Our Market Optics chartbook contains data-driven insights that power our portfolio management teams’ views, ideas, and decisions. Each week, we’ll take a look a closer look at one of the charts.
This week’s topic: Global economy: Fiscal policy
· Entering the coronavirus crisis, investors were worried about elevated deficits in countries like the U.S. Deficits as a percentage of gross domestic product (GDP) were never that high during peacetime. Other countries, like Germany, were reluctant to engage in deficit spending. The concern was that if a shock happened, those who needed to spend wouldn’t have the “fiscal space” to do so while those who could spend wouldn’t be willing to.
· When the pandemic hit, the fiscal policy response was uniformly big and bold. The U.S. showed that despite high budget deficits, there was plenty of appetite for more government debt. Even Germany announced spending programs in the low double digits of GDP.
· The Congressional Budget Office (CBO) said the federal budget deficit is expected to come in at $2.3 trillion. That’s down from the $3.1 trillion in 2020, but it doesn’t include any spending proposed under President Biden’s stimulus plans. The CBO said debt held by the public (which includes what the Federal Reserve holds) is expected to rise to 107% by 2031. For perspective, Japan’s is nearly 250%. Fed officials have been encouraging more government spending, figuring that the economy is still in the recovery room and we can wait to worry about fiscal prudence until the economy is fully recovered.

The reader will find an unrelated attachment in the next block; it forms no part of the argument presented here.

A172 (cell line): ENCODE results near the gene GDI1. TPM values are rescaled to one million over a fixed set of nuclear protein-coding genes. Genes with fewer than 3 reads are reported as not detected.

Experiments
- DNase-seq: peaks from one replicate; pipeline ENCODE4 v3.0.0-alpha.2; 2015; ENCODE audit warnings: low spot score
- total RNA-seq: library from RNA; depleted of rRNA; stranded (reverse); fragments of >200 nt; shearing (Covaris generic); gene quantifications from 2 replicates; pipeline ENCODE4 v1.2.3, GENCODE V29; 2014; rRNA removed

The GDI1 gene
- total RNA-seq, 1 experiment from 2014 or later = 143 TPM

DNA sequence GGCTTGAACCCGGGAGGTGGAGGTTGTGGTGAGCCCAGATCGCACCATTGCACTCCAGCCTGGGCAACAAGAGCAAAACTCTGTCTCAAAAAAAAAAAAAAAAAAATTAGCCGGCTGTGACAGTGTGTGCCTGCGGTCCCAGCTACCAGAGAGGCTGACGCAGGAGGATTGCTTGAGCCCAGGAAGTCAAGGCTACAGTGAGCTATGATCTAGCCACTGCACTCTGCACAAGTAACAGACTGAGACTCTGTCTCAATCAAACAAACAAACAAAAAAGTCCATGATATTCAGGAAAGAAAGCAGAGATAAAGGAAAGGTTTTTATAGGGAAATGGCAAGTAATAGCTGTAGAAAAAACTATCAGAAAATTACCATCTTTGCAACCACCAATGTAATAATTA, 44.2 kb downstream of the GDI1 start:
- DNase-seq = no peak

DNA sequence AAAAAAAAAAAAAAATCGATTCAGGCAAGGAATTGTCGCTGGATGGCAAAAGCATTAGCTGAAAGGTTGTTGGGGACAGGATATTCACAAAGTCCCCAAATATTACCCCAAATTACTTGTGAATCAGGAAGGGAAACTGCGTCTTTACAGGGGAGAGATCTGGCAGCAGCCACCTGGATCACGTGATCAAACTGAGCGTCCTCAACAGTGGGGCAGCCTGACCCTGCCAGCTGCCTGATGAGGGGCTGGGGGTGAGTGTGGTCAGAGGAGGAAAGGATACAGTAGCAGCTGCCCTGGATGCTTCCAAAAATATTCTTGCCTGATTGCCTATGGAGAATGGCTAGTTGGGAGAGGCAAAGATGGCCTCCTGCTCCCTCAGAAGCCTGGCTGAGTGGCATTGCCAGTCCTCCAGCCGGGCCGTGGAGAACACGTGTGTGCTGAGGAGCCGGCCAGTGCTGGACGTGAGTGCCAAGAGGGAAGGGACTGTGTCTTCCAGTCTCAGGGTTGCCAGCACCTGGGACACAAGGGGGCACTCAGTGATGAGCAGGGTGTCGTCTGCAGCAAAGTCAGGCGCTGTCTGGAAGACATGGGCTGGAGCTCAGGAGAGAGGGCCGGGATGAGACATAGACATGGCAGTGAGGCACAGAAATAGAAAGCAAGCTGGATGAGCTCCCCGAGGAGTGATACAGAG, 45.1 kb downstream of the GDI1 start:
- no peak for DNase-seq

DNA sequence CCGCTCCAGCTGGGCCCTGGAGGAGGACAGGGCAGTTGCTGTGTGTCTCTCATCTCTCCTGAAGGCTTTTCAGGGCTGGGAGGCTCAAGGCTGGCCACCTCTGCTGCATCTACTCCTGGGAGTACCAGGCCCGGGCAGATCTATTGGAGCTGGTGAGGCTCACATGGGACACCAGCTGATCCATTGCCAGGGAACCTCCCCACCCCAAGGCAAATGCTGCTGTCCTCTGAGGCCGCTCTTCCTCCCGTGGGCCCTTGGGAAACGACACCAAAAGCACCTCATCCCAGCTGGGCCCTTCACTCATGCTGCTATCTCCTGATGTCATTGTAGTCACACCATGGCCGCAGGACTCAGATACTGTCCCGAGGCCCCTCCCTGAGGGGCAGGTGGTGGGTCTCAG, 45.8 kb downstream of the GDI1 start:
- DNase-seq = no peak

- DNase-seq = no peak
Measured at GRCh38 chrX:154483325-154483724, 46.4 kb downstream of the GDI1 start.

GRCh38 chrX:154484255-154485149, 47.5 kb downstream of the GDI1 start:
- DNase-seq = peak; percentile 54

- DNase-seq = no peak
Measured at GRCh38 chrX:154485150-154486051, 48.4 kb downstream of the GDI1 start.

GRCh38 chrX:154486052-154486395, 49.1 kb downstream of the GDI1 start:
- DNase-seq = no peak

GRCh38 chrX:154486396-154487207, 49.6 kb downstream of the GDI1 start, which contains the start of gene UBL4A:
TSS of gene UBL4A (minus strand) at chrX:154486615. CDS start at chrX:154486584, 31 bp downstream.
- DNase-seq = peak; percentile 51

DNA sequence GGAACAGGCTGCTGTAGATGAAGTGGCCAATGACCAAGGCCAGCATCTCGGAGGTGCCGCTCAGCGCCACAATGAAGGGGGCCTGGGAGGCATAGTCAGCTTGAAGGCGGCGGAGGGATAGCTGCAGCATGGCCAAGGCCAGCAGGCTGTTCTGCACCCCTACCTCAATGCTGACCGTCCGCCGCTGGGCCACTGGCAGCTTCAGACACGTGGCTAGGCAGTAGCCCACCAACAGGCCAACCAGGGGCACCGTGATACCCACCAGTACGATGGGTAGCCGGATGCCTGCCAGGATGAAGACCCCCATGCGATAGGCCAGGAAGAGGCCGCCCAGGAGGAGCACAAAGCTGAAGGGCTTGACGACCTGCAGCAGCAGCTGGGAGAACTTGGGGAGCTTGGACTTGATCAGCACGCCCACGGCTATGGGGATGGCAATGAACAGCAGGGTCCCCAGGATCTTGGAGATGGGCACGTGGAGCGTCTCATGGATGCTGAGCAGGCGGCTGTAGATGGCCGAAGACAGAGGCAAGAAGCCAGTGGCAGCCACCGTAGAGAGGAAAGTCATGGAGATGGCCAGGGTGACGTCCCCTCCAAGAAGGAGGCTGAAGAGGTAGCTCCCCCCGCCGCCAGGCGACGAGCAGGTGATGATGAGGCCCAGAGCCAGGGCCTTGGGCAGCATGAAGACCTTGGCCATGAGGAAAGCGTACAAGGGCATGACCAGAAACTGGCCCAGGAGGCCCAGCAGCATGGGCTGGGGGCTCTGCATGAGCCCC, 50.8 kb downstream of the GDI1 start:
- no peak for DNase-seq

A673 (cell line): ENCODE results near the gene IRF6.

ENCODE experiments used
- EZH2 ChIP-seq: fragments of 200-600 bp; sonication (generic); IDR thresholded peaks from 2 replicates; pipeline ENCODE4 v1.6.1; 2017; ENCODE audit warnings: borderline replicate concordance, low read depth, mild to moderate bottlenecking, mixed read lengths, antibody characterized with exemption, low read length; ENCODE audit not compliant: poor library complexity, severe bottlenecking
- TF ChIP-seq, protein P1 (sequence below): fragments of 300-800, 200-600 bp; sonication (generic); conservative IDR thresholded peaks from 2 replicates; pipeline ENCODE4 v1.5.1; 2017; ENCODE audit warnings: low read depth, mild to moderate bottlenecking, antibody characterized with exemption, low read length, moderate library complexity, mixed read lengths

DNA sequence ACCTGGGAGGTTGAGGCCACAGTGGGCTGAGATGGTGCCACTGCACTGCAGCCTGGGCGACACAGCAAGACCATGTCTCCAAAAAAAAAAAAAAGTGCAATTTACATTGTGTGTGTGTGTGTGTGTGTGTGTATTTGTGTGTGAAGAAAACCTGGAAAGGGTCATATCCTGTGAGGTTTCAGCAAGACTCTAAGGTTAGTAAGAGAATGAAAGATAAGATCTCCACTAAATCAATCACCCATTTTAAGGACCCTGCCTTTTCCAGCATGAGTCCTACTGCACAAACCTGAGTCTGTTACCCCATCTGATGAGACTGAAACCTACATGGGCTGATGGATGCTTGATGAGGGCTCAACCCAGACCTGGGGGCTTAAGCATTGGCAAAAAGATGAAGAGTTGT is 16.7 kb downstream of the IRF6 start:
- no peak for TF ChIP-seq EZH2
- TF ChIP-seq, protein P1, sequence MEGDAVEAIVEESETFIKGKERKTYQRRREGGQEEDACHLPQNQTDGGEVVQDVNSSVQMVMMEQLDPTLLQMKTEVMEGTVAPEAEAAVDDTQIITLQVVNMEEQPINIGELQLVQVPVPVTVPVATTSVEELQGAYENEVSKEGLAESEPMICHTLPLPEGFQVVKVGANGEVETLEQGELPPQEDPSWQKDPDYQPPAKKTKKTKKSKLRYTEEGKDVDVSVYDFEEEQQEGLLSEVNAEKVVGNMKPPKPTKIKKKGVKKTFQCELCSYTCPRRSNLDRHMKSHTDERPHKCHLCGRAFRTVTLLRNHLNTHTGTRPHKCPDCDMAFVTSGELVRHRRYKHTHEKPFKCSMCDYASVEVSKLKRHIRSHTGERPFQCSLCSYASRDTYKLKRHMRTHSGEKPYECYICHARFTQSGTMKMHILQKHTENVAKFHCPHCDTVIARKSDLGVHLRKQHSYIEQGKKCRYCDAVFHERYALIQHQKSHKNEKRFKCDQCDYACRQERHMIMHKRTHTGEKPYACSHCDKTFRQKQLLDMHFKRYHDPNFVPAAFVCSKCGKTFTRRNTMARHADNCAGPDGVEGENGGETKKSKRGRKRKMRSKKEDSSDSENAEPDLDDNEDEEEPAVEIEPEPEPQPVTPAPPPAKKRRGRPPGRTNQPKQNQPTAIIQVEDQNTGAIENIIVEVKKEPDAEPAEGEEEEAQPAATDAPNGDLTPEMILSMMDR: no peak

· Now that economic restrictions are lifting, investors are beginning to wonder how the bills will be paid. If post-wartime fiscal policies are any historical guide, it’ll likely be from a combination of central banks keeping government financing costs abnormally low, a slight bending of the government spending curve, a little faster economic growth, and perhaps eventually higher taxes. The bills will come due, but not all at once.
Get more charts and insights like this by downloading our Q4 Market Optics chartbook today.
All investing involves risks, including the possible loss of principal. There can be no assurance that any investment strategy will be successful. Investments fluctuate with changes in market and economic conditions and in different environments due to numerous factors, some of which may be unpredictable. Each asset class has its own risk and return characteristics.